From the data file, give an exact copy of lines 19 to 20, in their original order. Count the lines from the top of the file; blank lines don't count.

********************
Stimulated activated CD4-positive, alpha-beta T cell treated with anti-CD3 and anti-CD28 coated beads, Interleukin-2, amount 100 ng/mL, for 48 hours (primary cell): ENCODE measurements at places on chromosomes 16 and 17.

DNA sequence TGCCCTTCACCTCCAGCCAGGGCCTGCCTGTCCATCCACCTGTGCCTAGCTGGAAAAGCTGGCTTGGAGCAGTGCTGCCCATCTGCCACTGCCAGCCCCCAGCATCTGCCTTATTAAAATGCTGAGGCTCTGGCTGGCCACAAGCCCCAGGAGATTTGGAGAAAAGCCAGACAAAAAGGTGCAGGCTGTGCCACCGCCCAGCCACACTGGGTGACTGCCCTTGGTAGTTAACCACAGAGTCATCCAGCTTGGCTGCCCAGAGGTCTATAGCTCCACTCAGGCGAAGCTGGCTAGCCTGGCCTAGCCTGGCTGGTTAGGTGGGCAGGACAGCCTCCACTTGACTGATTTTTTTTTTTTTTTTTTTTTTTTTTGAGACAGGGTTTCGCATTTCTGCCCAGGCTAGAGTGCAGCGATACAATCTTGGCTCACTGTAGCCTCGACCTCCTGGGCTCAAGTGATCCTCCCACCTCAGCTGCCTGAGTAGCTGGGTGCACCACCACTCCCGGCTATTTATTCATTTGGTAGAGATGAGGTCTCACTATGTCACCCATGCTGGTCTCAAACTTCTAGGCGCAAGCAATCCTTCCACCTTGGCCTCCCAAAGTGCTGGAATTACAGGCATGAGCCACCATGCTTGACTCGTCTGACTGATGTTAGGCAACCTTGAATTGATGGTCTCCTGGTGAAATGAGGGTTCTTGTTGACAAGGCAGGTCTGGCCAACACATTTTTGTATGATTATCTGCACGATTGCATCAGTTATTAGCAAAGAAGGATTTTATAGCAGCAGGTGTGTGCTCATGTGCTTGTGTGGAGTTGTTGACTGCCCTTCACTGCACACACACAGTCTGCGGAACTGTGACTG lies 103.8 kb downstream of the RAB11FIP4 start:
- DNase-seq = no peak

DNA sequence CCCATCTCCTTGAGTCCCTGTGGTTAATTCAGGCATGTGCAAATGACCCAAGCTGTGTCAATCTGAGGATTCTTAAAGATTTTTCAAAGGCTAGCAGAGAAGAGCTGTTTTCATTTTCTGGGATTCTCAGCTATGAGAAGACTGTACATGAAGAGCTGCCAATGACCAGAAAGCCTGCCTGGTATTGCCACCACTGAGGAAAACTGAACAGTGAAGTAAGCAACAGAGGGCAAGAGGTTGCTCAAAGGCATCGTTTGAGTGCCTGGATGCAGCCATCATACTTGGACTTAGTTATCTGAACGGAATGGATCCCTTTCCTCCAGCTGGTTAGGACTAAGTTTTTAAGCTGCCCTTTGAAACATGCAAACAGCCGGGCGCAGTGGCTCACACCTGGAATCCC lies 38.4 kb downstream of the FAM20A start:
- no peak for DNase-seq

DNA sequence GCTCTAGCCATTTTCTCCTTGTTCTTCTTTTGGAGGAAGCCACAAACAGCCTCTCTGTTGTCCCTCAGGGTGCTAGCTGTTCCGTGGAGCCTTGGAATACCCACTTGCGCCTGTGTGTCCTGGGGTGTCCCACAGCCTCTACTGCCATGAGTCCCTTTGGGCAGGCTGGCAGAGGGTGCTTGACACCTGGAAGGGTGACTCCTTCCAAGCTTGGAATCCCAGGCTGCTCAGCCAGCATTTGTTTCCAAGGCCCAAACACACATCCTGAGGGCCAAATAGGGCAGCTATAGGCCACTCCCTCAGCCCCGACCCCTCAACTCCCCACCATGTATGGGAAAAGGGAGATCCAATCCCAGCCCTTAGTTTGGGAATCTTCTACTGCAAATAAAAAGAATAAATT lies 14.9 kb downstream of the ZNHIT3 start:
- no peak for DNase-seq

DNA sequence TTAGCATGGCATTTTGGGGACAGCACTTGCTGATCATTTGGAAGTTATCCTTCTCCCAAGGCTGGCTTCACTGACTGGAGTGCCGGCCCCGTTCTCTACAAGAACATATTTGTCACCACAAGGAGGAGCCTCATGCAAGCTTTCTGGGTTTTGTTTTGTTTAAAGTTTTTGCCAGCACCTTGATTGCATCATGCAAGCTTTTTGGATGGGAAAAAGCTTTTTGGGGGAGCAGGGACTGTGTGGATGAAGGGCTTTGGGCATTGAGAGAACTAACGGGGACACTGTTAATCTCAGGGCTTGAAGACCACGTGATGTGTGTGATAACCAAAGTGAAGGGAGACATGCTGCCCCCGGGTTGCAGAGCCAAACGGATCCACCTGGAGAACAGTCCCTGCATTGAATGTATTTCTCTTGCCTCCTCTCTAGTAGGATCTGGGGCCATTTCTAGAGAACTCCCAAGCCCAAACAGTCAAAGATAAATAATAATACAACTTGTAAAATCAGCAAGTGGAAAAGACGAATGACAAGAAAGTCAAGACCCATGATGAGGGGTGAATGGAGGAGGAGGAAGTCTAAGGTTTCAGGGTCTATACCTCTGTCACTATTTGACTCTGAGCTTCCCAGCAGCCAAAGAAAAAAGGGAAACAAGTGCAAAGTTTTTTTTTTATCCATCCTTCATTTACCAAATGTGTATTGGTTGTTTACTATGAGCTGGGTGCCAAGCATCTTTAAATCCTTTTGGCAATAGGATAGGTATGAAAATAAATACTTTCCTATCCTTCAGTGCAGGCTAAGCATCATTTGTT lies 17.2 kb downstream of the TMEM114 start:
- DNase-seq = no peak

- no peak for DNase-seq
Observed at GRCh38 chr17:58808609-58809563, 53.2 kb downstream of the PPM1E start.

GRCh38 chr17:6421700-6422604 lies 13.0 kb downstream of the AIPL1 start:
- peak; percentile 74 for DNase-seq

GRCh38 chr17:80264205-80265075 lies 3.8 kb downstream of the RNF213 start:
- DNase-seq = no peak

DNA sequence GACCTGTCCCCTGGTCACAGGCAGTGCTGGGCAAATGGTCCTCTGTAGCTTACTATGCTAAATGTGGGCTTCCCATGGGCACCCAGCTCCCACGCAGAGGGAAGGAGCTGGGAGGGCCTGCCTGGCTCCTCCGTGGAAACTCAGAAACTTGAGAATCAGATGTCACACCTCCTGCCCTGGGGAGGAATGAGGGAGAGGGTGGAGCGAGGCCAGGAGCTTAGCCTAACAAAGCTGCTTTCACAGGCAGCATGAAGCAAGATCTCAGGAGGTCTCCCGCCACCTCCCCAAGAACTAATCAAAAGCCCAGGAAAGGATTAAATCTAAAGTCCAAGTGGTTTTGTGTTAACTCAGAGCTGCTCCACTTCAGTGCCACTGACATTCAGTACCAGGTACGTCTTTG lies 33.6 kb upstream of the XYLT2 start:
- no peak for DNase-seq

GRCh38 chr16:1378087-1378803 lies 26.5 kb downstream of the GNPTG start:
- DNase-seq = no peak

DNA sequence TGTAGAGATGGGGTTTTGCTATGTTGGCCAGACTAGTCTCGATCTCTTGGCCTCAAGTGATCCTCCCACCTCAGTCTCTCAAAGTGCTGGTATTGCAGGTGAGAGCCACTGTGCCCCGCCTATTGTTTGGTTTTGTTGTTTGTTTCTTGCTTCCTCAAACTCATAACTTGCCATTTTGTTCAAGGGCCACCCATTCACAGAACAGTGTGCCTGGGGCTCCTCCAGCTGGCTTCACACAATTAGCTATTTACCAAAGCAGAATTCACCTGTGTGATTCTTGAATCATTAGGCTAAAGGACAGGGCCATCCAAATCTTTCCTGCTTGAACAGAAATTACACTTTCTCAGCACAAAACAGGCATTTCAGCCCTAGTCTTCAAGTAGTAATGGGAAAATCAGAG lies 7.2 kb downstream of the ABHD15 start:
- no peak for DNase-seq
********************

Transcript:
- DNase-seq = no peak

DNA sequence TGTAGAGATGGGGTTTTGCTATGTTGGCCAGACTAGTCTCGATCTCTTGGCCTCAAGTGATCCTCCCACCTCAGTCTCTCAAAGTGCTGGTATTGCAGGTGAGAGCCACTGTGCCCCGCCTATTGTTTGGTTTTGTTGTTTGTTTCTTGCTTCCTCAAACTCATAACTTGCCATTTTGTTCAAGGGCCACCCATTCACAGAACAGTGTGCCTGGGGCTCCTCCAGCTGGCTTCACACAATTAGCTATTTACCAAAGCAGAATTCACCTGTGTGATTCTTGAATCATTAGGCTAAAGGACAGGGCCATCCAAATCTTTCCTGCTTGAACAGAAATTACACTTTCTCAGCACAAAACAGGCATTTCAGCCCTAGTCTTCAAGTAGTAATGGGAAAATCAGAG lies 7.2 kb downstream of the ABHD15 start: